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- The US national debt topped $22 trillion on Monday, and it’s the first time the debt has ever hit that threshold.
- The record follows a year in which the budget deficit was $779 billion, the highest since 2012, and the amount of debt issued topped $1.3 trillion, the most since 2010.
- A debate is growing around how much the nominal amount of government debt really matters to the economy.
The US national-debt load surpassed $22 trillion on Monday, according to the Treasury Department. It’s the first time that the total outstanding public debt has topped that threshold.
A little less than $16.2 trillion of that debt was held by the public in the form of Treasurys, while the other $5.8 trillion was intragovernmental holdings.
The amount of debt being accumulated is also accelerating because of recent changes. The budget deficit in fiscal year 2018 (October 2017 to September 2018) hit $779 billion. The deficit measures the amount of revenue the government pulls in minus the government’s expenditures.
Additionally, a Treasury report estimated the total amount of debt issued during 2018 topped $1.3 trillion: the largest issuance of new debt since 2010.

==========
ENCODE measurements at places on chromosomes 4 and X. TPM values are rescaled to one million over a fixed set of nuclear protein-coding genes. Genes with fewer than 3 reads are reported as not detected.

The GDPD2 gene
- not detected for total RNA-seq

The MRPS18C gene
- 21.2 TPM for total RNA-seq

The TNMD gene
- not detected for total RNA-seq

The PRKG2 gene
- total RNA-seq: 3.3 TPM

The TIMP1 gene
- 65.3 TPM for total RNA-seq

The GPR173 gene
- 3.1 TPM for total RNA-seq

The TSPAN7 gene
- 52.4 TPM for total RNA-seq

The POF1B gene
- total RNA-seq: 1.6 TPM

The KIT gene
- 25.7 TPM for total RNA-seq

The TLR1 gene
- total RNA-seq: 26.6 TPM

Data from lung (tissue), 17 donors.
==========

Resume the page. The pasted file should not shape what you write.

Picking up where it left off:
The recent acceleration in outstanding debt was driven by two recent legislative changes. The first was the tax-reform law pushed by President Donald Trump and passed by the GOP. The law is projected to add about $1.5 trillion to the debt over the first 10 years it is in effect.
The second was the large, bipartisan budget deal that passed Congress. The combination of slashed tax rates, lowering government revenue, and increased spending adds up to a higher debt load.
Traditionally, economists have warned that the high levels of government debt would cause problems for the US economy as private investment is crowded out by public debt.
But recently, progressive lawmakers, such as Rep. Alexandria Ocasio-Cortez, and some economists have started to latch on to modern monetary theory (MMT), an idea that posits the nominal amount of debt the US holds is not in and of itself an issue.
Rather, MMT adherents say that government spending and debt accumulation is constrained by tangible assets. So if public indebtedness climbs with no effect on inflation, which seems to be the current case given the tame inflation levels in the US, the debt load is not posing a substantial threat to the economy.